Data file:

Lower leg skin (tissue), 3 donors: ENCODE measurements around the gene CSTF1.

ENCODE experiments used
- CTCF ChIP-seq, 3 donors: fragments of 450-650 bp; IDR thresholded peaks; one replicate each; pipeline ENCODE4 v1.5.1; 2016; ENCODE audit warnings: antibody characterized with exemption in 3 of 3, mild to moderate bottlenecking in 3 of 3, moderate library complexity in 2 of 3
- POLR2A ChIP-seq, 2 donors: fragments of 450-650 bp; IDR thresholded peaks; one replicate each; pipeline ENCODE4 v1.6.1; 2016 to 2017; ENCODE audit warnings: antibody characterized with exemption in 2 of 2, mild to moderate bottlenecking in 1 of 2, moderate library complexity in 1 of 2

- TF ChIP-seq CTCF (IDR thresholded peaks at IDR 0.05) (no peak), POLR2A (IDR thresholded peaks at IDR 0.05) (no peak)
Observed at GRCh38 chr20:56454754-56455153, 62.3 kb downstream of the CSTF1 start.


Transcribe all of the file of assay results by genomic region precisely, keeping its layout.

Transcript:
Lower leg skin (tissue), 3 donors: ENCODE measurements around the gene CSTF1.

ENCODE experiments used
- CTCF ChIP-seq, 3 donors: fragments of 450-650 bp; IDR thresholded peaks; one replicate each; pipeline ENCODE4 v1.5.1; 2016; ENCODE audit warnings: antibody characterized with exemption in 3 of 3, mild to moderate bottlenecking in 3 of 3, moderate library complexity in 2 of 3
- POLR2A ChIP-seq, 2 donors: fragments of 450-650 bp; IDR thresholded peaks; one replicate each; pipeline ENCODE4 v1.6.1; 2016 to 2017; ENCODE audit warnings: antibody characterized with exemption in 2 of 2, mild to moderate bottlenecking in 1 of 2, moderate library complexity in 1 of 2

- TF ChIP-seq CTCF (IDR thresholded peaks at IDR 0.05) (no peak), POLR2A (IDR thresholded peaks at IDR 0.05) (no peak)
Observed at GRCh38 chr20:56454754-56455153, 62.3 kb downstream of the CSTF1 start.